Place, publisher, year, edition, pages
2022. Vol. 150, p. 39-47
Keywords [en]
Waste prevention, Food loss, Functional food, Filamentous fungi, Circular economy, Sustainability, Food security
National Category
Food Science
Research subject
Resource Recovery
Identifiers
URN: urn:nbn:se:hb:diva-28888DOI: 10.1016/j.wasman.2022.06.038ISI: 000873370300005Scopus ID: 2-s2.0-85133278449OAI: oai:DiVA.org:hb-28888DiVA, id: diva2:1709069
Funder
European Regional Development Fund (ERDF), 20201656Available from: 2022-11-07 Created: 2022-11-07 Last updated: 2023-04-18Bibliographically approved
In thesis
1. Engagement with Fungi-Based Food: Recovery and Valorization of Resources for Food
Open this publication in new window or tab >>Engagement with Fungi-Based Food: Recovery and Valorization of Resources for Food
2023 (English)Doctoral thesis, comprehensive summary (Other academic)
Abstract [en]

There has been an increasing demand for more sustainable food and ways of encouraging individuals to lead more sustainable lives. This thesis seeks to contribute to understanding human engagement with fungi-based food in a multidisciplinary manner by complementing resource recovery with an occupational perspective that sheds light on aspects that encourage or discourage individuals from engaging with this food. This thesis encompasses five papers. The research described in these papers focused on reviewing aspects that affect tasting studies of emerging food; studying how a valorized bread-based fungi burger patty was perceived; investigating aspects that affect food choice in daily life as well as drivers and barriers to engagement with fungi-based food; exploring glocal and ecoethical perceptions of engagement with fungi-based food; and assessing household fermentation of leftover bread to nutritious food. Personal reflections about the consequences of engaging in activities and with resources and products can be expected to constitute an essential part of ecoethics and elicit reasons and motives that encourage engagement. Acting in ways that are based on reasons and motives to engage with fungi-based food is expected to require that the engagement is consistent with an individual's ideals and the belief that one's actions can contribute to achieving goals. The findings show that several motives may affect engagement with fungi-based food, including sustainability, environmental benefits, resource use, personal choices, individual interests, finances, sensory characteristics, social implications, and health. That resources can be valorized when producing fungi-based food as well as that this can contribute to overcoming challenges related to providing nutritious, affordable, and sustainable food to the growing global population, encourage engagement with this food. These findings are promising given the resource depletion of the status quo of food production, the amount of food lost and wasted, and the negative consequences associated with this loss and waste. They can be built on in research and policy efforts that aim to encourage individuals to engage with foods that efficiently use natural resources, lessen the impact of food systems on the planet, and ensure food security and nutrition.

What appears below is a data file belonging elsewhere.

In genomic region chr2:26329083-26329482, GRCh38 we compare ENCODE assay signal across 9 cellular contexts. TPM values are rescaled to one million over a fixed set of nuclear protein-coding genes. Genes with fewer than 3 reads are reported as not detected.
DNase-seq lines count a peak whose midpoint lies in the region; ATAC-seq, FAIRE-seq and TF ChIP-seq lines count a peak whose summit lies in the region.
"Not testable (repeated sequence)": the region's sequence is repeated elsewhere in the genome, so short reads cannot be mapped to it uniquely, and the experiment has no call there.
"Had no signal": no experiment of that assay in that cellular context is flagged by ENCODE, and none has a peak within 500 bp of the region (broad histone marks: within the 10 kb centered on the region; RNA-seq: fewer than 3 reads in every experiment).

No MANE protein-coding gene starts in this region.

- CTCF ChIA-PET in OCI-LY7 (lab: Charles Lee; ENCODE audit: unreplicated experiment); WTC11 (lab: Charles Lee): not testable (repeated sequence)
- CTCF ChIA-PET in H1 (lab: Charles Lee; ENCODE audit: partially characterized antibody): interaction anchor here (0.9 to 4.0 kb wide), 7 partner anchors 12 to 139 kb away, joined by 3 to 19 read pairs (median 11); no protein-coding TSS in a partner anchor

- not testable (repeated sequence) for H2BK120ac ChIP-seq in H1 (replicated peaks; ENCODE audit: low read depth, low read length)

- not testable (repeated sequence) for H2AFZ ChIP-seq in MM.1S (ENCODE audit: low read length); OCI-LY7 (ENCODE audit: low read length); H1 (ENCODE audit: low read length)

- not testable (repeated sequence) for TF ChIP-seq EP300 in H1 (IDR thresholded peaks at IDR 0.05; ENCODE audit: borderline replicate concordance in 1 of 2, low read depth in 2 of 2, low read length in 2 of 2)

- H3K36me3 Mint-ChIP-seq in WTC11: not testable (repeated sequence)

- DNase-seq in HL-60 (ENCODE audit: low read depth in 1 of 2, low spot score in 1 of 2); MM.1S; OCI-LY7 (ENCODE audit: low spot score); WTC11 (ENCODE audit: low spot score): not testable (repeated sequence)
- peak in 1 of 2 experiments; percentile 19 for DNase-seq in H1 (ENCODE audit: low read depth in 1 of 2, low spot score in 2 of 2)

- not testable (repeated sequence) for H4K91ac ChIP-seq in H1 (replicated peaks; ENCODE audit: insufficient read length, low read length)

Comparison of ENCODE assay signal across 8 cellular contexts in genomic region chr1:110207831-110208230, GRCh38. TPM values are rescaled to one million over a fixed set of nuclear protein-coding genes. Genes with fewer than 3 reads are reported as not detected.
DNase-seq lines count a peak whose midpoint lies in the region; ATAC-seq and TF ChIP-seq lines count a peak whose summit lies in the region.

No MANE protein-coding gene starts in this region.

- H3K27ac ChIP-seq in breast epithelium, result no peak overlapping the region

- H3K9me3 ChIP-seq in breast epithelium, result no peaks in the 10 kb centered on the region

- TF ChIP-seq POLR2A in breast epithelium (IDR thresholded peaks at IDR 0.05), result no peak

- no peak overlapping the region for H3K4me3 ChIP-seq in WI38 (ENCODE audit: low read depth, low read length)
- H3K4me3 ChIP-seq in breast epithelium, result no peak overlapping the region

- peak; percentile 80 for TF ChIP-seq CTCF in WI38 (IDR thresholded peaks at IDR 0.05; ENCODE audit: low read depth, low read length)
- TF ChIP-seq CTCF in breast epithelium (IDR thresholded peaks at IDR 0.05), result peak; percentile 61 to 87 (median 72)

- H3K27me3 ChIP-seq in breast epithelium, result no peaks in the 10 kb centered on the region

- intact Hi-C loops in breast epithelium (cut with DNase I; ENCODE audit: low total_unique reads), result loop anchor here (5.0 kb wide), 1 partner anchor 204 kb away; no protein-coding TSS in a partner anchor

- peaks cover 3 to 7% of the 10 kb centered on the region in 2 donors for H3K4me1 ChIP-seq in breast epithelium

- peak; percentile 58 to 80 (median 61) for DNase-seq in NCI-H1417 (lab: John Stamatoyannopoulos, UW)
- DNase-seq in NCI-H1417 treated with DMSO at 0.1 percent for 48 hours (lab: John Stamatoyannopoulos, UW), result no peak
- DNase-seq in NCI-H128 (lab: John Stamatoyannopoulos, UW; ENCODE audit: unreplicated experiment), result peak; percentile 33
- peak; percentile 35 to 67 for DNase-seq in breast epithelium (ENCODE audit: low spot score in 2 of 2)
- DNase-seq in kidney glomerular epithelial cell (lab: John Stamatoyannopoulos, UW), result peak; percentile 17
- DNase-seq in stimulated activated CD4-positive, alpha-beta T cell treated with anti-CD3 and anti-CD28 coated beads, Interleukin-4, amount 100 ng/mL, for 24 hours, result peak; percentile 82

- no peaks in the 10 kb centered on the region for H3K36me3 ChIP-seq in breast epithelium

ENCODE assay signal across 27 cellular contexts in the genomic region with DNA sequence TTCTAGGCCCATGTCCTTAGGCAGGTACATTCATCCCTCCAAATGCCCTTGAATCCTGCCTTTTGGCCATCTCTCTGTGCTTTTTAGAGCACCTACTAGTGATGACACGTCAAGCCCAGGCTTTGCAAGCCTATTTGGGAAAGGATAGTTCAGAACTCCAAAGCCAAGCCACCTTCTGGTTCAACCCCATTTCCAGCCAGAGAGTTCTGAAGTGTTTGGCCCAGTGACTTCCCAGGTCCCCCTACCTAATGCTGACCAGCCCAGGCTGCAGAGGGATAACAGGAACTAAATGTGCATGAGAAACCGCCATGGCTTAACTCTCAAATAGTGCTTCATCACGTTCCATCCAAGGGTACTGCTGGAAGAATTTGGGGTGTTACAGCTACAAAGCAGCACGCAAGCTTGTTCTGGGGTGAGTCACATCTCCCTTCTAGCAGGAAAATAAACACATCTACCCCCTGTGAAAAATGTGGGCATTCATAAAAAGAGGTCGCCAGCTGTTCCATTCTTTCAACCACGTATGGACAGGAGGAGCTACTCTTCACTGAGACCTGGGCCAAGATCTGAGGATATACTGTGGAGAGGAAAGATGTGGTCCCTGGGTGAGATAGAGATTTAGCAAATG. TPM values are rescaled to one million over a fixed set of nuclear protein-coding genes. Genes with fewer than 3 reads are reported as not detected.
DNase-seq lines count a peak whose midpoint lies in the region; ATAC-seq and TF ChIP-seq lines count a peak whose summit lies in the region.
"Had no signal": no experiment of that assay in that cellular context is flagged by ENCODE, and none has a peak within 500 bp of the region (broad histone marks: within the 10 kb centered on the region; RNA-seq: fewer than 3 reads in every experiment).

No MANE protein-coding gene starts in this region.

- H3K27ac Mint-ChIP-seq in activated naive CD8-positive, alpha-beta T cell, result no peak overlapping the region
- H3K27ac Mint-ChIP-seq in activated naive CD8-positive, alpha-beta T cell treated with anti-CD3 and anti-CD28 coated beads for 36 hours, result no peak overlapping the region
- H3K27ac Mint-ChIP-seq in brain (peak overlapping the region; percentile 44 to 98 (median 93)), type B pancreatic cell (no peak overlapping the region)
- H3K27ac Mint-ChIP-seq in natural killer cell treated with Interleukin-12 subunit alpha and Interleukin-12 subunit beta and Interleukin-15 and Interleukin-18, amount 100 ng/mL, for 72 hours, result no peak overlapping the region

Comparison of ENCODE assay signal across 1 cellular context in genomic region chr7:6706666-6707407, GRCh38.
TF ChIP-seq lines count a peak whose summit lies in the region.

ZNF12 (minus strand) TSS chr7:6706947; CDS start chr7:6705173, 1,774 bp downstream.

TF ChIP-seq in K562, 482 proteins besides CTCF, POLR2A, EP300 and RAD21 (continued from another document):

Place, publisher, year, edition, pages
Borås: Högskolan i Borås, 2023
Series
Skrifter från Högskolan i Borås, ISSN 0280-381X ; 139
Keywords
sustainable lifestyles, fungi, resource recovery, sustainable food, food waste reduction
National Category
Food Engineering
Research subject
Resource Recovery
Identifiers
urn:nbn:se:hb:diva-29598 (URN)978-91-89271-98-2 (ISBN)978-91-89271-99-9 (ISBN)
Public defence
2023-06-16, C203, Allégatan 1, Borås, 10:00 (English)
Opponent
Supervisors
Available from: 2023-04-18 Created: 2023-04-03 Last updated: 2023-04-18Bibliographically approved

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Hellwig, CoralieRousta, NedaTaherzadeh, Mohammad JBolton, KimRousta, Kamran